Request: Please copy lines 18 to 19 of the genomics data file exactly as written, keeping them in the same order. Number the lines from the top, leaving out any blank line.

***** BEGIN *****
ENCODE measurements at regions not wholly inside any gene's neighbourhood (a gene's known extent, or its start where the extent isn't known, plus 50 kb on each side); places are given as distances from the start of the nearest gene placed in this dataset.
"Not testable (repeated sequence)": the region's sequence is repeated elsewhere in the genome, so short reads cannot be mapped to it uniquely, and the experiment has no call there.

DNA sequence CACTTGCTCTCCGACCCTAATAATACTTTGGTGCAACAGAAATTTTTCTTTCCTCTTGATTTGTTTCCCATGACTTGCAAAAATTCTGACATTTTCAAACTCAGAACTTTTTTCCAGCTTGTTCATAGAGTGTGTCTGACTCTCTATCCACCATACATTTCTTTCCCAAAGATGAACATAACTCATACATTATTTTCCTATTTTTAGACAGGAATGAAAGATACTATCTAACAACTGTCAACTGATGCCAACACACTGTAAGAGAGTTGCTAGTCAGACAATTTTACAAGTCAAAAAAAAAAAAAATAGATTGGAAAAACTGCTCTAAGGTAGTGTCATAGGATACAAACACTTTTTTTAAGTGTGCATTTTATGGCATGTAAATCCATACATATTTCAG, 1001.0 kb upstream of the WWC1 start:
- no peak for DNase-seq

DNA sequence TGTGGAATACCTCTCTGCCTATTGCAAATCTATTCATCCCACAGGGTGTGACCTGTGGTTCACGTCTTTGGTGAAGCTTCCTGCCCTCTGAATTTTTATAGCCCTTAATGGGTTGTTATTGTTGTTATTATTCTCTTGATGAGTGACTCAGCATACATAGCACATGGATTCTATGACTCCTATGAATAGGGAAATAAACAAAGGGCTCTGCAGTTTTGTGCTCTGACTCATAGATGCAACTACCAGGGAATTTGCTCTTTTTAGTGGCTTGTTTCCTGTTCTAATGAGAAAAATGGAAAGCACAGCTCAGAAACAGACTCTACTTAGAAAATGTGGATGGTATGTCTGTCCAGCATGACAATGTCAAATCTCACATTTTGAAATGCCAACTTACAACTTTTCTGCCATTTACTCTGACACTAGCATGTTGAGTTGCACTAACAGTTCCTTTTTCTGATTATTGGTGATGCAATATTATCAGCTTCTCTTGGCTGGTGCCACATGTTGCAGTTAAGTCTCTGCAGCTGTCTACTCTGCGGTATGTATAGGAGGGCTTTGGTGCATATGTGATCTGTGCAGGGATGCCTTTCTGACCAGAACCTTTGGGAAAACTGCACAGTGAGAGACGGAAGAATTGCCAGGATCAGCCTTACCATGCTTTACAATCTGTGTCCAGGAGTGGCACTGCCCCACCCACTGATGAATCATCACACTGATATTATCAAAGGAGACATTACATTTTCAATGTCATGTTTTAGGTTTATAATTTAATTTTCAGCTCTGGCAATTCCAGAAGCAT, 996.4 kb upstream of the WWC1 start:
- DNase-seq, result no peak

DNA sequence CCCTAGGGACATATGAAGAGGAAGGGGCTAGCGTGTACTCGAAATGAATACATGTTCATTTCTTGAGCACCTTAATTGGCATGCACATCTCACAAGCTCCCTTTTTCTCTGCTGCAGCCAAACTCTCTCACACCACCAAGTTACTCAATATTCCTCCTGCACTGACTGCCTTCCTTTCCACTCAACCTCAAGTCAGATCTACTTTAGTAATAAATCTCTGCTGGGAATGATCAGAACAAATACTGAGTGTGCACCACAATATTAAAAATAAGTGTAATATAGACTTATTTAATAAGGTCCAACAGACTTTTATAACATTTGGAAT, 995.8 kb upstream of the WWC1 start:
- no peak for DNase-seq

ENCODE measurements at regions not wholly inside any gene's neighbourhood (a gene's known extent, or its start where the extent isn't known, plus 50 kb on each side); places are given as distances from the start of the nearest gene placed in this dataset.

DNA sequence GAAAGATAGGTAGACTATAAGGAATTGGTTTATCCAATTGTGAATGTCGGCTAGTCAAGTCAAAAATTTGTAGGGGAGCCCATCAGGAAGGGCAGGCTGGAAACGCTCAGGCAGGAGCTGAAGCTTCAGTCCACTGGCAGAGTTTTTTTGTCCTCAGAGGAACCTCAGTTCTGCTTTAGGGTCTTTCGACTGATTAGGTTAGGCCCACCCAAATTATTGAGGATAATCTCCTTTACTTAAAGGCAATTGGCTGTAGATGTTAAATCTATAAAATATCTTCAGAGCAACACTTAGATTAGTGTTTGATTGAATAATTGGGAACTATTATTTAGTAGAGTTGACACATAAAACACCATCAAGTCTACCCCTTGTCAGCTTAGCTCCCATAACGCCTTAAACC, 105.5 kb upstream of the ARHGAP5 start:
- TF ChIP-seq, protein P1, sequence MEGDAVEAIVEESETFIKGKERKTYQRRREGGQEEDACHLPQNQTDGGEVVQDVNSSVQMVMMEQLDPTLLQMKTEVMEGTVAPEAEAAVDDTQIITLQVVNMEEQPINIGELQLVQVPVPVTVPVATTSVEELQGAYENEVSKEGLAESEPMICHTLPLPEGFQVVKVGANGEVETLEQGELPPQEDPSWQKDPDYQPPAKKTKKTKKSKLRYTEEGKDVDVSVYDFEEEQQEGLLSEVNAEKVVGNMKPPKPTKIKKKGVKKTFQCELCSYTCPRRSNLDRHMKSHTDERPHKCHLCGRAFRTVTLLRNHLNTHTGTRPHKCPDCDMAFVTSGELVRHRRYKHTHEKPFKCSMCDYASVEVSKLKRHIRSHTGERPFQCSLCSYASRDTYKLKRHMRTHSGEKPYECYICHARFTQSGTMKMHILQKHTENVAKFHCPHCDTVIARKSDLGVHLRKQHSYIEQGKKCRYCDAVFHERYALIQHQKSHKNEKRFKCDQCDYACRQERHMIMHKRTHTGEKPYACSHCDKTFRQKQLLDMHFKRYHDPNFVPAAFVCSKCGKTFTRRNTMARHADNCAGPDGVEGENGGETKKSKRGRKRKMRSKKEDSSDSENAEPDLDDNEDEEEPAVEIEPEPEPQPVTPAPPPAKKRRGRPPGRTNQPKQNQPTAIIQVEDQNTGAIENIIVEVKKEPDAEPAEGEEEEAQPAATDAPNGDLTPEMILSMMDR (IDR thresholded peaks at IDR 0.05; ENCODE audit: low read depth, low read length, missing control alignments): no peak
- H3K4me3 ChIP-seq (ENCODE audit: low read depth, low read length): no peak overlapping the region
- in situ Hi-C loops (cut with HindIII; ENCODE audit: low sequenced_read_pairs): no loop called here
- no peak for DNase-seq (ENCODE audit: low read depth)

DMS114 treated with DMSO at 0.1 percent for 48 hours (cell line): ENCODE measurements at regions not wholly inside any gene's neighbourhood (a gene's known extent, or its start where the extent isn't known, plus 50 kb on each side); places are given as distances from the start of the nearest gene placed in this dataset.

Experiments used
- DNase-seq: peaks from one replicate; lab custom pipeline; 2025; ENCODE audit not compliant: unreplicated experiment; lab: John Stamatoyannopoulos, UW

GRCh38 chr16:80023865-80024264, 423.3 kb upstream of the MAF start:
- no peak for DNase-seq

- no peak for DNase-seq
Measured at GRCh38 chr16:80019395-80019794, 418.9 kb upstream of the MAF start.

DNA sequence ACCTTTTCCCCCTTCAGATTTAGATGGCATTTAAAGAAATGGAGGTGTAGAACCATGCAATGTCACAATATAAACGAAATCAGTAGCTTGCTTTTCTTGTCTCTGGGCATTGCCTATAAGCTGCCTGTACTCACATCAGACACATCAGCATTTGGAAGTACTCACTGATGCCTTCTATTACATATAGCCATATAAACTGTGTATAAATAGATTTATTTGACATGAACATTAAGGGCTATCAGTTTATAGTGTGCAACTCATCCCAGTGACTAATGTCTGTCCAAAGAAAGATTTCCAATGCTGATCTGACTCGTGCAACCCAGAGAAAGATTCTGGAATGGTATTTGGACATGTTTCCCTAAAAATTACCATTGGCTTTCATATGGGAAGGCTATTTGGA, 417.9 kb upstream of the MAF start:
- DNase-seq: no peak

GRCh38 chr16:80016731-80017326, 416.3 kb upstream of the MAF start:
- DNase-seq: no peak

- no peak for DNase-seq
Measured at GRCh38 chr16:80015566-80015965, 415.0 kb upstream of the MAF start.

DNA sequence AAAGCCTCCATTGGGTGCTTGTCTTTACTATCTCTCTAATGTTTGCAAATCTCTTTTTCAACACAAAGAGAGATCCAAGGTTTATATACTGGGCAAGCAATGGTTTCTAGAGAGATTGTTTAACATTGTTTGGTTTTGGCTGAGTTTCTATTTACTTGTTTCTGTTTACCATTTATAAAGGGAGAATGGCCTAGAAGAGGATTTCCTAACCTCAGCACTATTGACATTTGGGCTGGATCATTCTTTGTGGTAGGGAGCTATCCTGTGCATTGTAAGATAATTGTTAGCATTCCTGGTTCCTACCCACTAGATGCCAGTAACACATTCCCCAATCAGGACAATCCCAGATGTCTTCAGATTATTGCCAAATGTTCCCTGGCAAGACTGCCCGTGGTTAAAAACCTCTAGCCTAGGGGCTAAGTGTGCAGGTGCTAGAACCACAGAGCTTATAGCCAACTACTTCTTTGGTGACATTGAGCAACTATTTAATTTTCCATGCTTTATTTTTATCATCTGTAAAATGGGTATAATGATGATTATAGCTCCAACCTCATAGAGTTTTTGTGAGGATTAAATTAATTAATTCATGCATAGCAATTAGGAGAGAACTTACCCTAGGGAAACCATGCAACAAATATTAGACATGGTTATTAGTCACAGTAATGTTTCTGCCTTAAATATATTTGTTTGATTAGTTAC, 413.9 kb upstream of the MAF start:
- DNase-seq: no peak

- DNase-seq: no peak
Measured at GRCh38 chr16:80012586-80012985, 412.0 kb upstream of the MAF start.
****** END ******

GRCh38 chr16:80023865-80024264, 423.3 kb upstream of the MAF start:
- no peak for DNase-seq